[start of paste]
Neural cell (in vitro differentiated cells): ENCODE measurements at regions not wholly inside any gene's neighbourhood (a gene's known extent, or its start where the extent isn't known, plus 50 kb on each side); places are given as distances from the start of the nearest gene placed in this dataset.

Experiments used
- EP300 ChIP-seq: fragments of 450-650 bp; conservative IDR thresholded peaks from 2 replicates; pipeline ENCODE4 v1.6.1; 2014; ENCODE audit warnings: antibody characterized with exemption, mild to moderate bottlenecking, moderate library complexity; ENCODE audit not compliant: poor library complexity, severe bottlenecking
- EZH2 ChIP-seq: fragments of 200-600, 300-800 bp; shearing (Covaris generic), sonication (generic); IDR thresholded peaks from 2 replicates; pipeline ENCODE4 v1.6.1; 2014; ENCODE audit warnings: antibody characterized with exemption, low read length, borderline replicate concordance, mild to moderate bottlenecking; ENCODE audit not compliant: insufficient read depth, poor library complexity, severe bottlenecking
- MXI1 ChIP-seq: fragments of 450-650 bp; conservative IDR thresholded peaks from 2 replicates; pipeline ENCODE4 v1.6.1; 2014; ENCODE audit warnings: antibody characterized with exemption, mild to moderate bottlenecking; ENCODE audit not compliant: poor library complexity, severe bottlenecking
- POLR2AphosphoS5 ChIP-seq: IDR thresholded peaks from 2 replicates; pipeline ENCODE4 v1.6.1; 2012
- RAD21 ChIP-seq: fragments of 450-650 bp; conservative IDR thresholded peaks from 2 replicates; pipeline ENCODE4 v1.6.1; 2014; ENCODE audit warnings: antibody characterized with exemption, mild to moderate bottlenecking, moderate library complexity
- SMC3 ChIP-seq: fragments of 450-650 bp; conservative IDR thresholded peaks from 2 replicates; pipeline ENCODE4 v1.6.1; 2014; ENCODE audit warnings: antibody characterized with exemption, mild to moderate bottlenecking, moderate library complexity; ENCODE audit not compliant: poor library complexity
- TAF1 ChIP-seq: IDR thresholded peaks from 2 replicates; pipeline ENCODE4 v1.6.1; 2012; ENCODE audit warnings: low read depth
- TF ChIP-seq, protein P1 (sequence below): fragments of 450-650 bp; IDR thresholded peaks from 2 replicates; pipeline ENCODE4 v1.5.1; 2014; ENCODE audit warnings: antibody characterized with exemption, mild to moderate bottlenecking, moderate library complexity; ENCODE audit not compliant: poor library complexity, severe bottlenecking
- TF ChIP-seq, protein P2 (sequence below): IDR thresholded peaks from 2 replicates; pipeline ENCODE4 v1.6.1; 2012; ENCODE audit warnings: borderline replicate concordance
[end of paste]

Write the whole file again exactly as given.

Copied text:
Neural cell (in vitro differentiated cells): ENCODE measurements at regions not wholly inside any gene's neighbourhood (a gene's known extent, or its start where the extent isn't known, plus 50 kb on each side); places are given as distances from the start of the nearest gene placed in this dataset.

Experiments used
- EP300 ChIP-seq: fragments of 450-650 bp; conservative IDR thresholded peaks from 2 replicates; pipeline ENCODE4 v1.6.1; 2014; ENCODE audit warnings: antibody characterized with exemption, mild to moderate bottlenecking, moderate library complexity; ENCODE audit not compliant: poor library complexity, severe bottlenecking
- EZH2 ChIP-seq: fragments of 200-600, 300-800 bp; shearing (Covaris generic), sonication (generic); IDR thresholded peaks from 2 replicates; pipeline ENCODE4 v1.6.1; 2014; ENCODE audit warnings: antibody characterized with exemption, low read length, borderline replicate concordance, mild to moderate bottlenecking; ENCODE audit not compliant: insufficient read depth, poor library complexity, severe bottlenecking
- MXI1 ChIP-seq: fragments of 450-650 bp; conservative IDR thresholded peaks from 2 replicates; pipeline ENCODE4 v1.6.1; 2014; ENCODE audit warnings: antibody characterized with exemption, mild to moderate bottlenecking; ENCODE audit not compliant: poor library complexity, severe bottlenecking
- POLR2AphosphoS5 ChIP-seq: IDR thresholded peaks from 2 replicates; pipeline ENCODE4 v1.6.1; 2012
- RAD21 ChIP-seq: fragments of 450-650 bp; conservative IDR thresholded peaks from 2 replicates; pipeline ENCODE4 v1.6.1; 2014; ENCODE audit warnings: antibody characterized with exemption, mild to moderate bottlenecking, moderate library complexity
- SMC3 ChIP-seq: fragments of 450-650 bp; conservative IDR thresholded peaks from 2 replicates; pipeline ENCODE4 v1.6.1; 2014; ENCODE audit warnings: antibody characterized with exemption, mild to moderate bottlenecking, moderate library complexity; ENCODE audit not compliant: poor library complexity
- TAF1 ChIP-seq: IDR thresholded peaks from 2 replicates; pipeline ENCODE4 v1.6.1; 2012; ENCODE audit warnings: low read depth
- TF ChIP-seq, protein P1 (sequence below): fragments of 450-650 bp; IDR thresholded peaks from 2 replicates; pipeline ENCODE4 v1.5.1; 2014; ENCODE audit warnings: antibody characterized with exemption, mild to moderate bottlenecking, moderate library complexity; ENCODE audit not compliant: poor library complexity, severe bottlenecking
- TF ChIP-seq, protein P2 (sequence below): IDR thresholded peaks from 2 replicates; pipeline ENCODE4 v1.6.1; 2012; ENCODE audit warnings: borderline replicate concordance